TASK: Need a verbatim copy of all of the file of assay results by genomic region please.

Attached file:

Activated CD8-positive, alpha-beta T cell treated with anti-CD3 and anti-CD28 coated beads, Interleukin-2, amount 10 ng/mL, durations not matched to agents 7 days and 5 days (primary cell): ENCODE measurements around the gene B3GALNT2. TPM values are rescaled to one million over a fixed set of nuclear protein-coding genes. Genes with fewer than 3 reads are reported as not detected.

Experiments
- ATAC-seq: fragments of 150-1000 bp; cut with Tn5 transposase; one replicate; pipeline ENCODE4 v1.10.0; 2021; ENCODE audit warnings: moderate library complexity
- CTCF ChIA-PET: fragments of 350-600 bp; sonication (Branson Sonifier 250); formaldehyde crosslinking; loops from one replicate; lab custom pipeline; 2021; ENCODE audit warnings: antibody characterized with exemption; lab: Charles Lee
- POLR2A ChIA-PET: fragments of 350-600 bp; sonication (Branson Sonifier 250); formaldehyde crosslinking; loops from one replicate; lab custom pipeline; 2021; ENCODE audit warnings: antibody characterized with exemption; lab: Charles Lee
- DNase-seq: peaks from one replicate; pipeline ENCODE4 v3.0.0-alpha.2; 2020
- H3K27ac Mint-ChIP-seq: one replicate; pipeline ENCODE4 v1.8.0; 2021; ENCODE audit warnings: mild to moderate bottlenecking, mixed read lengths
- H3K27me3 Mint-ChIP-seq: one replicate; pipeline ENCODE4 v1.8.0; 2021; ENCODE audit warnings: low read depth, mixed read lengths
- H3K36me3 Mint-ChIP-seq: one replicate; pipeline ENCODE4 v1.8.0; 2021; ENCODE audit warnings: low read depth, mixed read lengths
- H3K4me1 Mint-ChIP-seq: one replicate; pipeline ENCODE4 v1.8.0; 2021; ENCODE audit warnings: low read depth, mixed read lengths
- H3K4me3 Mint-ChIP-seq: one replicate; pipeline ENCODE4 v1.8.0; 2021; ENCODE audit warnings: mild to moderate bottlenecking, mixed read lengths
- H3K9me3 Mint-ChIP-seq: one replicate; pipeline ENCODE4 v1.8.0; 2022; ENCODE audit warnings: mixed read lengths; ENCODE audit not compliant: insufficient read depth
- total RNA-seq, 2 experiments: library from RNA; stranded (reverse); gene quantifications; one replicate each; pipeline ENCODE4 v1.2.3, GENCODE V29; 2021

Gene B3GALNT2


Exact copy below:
Activated CD8-positive, alpha-beta T cell treated with anti-CD3 and anti-CD28 coated beads, Interleukin-2, amount 10 ng/mL, durations not matched to agents 7 days and 5 days (primary cell): ENCODE measurements around the gene B3GALNT2. TPM values are rescaled to one million over a fixed set of nuclear protein-coding genes. Genes with fewer than 3 reads are reported as not detected.

Experiments
- ATAC-seq: fragments of 150-1000 bp; cut with Tn5 transposase; one replicate; pipeline ENCODE4 v1.10.0; 2021; ENCODE audit warnings: moderate library complexity
- CTCF ChIA-PET: fragments of 350-600 bp; sonication (Branson Sonifier 250); formaldehyde crosslinking; loops from one replicate; lab custom pipeline; 2021; ENCODE audit warnings: antibody characterized with exemption; lab: Charles Lee
- POLR2A ChIA-PET: fragments of 350-600 bp; sonication (Branson Sonifier 250); formaldehyde crosslinking; loops from one replicate; lab custom pipeline; 2021; ENCODE audit warnings: antibody characterized with exemption; lab: Charles Lee
- DNase-seq: peaks from one replicate; pipeline ENCODE4 v3.0.0-alpha.2; 2020
- H3K27ac Mint-ChIP-seq: one replicate; pipeline ENCODE4 v1.8.0; 2021; ENCODE audit warnings: mild to moderate bottlenecking, mixed read lengths
- H3K27me3 Mint-ChIP-seq: one replicate; pipeline ENCODE4 v1.8.0; 2021; ENCODE audit warnings: low read depth, mixed read lengths
- H3K36me3 Mint-ChIP-seq: one replicate; pipeline ENCODE4 v1.8.0; 2021; ENCODE audit warnings: low read depth, mixed read lengths
- H3K4me1 Mint-ChIP-seq: one replicate; pipeline ENCODE4 v1.8.0; 2021; ENCODE audit warnings: low read depth, mixed read lengths
- H3K4me3 Mint-ChIP-seq: one replicate; pipeline ENCODE4 v1.8.0; 2021; ENCODE audit warnings: mild to moderate bottlenecking, mixed read lengths
- H3K9me3 Mint-ChIP-seq: one replicate; pipeline ENCODE4 v1.8.0; 2022; ENCODE audit warnings: mixed read lengths; ENCODE audit not compliant: insufficient read depth
- total RNA-seq, 2 experiments: library from RNA; stranded (reverse); gene quantifications; one replicate each; pipeline ENCODE4 v1.2.3, GENCODE V29; 2021

Gene B3GALNT2